Birders, Brits & STats

To: "'Birding-Aus'" <>
Subject: Birders, Brits & STats
From: "Julian B" <>
Date: Fri, 4 Jan 2013 07:32:01 +1000
Yes, Philip, the 16 500 [550 x 30] was an absurd exaggeration, as is the oft
touted fallacy that there are few or no birds in Britain.  I had a teaching
colleague who, on returning from a year's teacher exchange in London,
bemoaned the lack of British birds: sparrows and starlings with a few feral
pigeons to spare.  Puzzled, I asked exactly where had she gone in search of
birds and was flabbergasted to learn that apart from one trip to Stratford
to see a Shakespearean drama she had never set foot beyond The Big Smoke.

Nor was that the thrust of my point.  Numbers are irrelevant in this debate.
What does it matter whether Britain has 50 or 500 fewer species that
Australia?  Australia is 30-times the size of Britain and has habitat types
[e.g. deserts, rainforests] not found in Britain.  No one doubts that
Australia has more bird species than a small European outpost and therefore
all those defensive parries [e.g. lack of birders makes it difficult to
discover the true Australian total; more than half of the British list (?
Evidence based or another stab in the dark?) consists of rare vagrants] were
unnecessary and rather missed my point by the proverbial country mile.

I was simply trying to dispel the seemingly widely held antipodean view that
there are only a handful of rather drab and lacklustre avian species in

Given some of the responses [both in this public forum and emailed
privately] it appears to me that a number of correspondents are in danger of
comparing apples with oranges - equating Australian birdwatchers [birders]
with British "twitchers".  

Twitching is not unique to Britain and alien to Australia - and anyone who
doubts that was obviously not present when the Blue Rock Thrush arrived at
the "Devil's Kitchen" on the Sunshine Coast.  And I do seem to recall one
rather well-known former Queensland politician/birder dropping everything to
race off in pursuit of a reported Great Reed-Warbler at Port Macquarie.

Nor. of course, are all British birders mad twitchers.  Lee Evans does not
hold sway over all!  Penny gives a fine example of this.  

I would add my own contribution.  Back in the early 1990s, having to return
to Britain on family matters, I took the opportunity to chase down that
elusive Puffin.  On arriving at South Stack [Anglesey, North Wales] I was
amazed to see the number of family groups enjoying a picnic while birding.
I fell into conversation with one such family and moments later their
14-year old son [along with the nine-year old daughter] called me over to
their telescope in which they had a Puffin!

Fay and I hail from Staffordshire where our local patches included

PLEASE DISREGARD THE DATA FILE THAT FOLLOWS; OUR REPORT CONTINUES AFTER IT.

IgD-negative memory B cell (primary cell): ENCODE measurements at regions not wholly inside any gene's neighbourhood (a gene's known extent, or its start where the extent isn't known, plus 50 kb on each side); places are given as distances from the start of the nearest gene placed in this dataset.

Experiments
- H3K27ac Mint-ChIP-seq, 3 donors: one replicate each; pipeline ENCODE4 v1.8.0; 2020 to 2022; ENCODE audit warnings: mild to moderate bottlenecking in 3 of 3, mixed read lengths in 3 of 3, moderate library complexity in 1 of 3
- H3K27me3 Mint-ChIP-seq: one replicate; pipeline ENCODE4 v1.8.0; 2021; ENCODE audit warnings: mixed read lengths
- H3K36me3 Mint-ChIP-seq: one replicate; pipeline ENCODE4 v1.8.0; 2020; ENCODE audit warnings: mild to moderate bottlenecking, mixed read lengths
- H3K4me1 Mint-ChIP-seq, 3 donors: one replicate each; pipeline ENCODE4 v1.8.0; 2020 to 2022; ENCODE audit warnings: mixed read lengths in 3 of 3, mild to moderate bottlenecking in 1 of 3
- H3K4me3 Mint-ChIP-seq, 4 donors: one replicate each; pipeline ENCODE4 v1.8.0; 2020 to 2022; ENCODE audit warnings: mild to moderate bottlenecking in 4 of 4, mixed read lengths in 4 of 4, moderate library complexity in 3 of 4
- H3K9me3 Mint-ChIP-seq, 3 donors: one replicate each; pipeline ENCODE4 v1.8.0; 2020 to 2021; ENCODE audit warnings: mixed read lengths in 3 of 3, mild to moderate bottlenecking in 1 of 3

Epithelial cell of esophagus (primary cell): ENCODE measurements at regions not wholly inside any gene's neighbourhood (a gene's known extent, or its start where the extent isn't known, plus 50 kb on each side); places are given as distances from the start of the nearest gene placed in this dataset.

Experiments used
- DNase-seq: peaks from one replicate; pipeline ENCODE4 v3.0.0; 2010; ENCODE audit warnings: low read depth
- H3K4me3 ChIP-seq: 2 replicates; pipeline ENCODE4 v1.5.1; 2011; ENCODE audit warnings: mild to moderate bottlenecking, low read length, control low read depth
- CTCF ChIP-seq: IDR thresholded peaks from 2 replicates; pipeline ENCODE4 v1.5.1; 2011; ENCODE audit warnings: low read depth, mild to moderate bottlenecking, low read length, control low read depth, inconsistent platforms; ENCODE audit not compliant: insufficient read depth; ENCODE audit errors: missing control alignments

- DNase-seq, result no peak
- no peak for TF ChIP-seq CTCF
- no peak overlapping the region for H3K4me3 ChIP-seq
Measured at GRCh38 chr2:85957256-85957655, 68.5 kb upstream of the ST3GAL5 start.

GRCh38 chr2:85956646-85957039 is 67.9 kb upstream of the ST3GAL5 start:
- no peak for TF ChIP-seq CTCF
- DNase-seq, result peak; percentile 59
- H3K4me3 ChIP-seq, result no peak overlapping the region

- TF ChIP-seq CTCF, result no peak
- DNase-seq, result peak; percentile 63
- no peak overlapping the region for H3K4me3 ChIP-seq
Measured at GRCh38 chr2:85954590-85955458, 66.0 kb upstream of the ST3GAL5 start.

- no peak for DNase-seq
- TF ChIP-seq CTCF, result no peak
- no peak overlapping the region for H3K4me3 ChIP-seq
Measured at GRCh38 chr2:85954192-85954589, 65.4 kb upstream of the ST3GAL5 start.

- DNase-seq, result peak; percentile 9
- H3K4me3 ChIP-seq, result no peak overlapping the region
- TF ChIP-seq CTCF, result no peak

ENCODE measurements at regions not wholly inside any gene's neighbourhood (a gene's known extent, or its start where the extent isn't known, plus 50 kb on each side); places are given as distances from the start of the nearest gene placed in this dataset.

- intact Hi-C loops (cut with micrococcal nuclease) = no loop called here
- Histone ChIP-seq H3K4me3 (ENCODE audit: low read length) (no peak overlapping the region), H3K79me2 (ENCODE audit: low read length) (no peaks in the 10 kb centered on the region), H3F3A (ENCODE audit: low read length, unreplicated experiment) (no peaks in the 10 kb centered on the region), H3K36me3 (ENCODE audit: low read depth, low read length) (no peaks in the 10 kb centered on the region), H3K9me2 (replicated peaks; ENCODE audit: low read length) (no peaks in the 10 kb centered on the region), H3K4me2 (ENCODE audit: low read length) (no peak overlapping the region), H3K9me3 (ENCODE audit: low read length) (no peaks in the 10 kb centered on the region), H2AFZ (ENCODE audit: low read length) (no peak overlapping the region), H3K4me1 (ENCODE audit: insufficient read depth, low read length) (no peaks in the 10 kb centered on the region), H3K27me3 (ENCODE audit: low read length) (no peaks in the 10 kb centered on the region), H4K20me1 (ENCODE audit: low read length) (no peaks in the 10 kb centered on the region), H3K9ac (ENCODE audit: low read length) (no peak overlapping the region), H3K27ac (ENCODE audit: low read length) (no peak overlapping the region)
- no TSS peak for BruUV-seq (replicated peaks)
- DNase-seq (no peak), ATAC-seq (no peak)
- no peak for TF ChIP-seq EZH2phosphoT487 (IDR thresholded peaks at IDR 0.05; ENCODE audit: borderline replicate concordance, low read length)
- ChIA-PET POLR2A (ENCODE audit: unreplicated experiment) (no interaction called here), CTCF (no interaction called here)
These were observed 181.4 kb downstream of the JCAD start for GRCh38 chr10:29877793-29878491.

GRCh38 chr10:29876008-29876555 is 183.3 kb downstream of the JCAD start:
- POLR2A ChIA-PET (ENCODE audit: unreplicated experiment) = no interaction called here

Blithfield Reservoir [for which read "dam"] and Cannock Chase [a "chase" is
a large woodland area not owned by the Crown].  This was our
bread-and-butter birding.

Yes, we twitched on occasions.  We were there for the White-winged Black
Tern [a Staffordshire rarity].  We were among the crowd for the Salisbury
White Stork as we were for the Red Phalarope BUT these were anomalies.  Our
birding consisted of regular counts at the Doxey Marshes, the Uttoxeter
Quarry, at Belvide Reservoir, etc.

It is surely an exercise in futility to maintain that it is better or worse
birding in Australia than in Britain [or vice verse].  The birding is

Here in Australia you can attend your local patch, any patch, and be largely
confident of the birds you can record.  Yes, there are always the
exceptions: the Javan Pond Heron of Darwin; the Black-headed Gull at Broome
Sewage Treatment Plant; the Franklin Gull of Salisbury Plains; etc.  But
they are random; there appears to be no rhyme or reason behind their sudden
and unexpected arrival on these shores.  You wouldn't hold your breath
awaiting the next one.

In Brittan, on the other hand, especially at both the Spring and Autumn
passage seasons, one can be reasonably confident that something strange,
rare of unusual will appear somewhere, either from across the Atlantic or
overland from the farthest reaches of Siberia.  

In part it is that expectation that fuels many twitchers or simply warms the
cockles of the most humble patch birder.

Other debateable points have been put forward in this thread but my final
[public] word is simply an apology to Ed.  I seem to have usurped your
innocent parting quip to a fellow Pom and birder and turned it into a
diarrheic comedy of mostly misused English grammar and lacklustre logic.  I
would make it up to you should you ever find yourself in my neck of the
woods [the South Burnett, some 280km NW of Brisbane] with time to watch [or
twitch] a few of my local birds.



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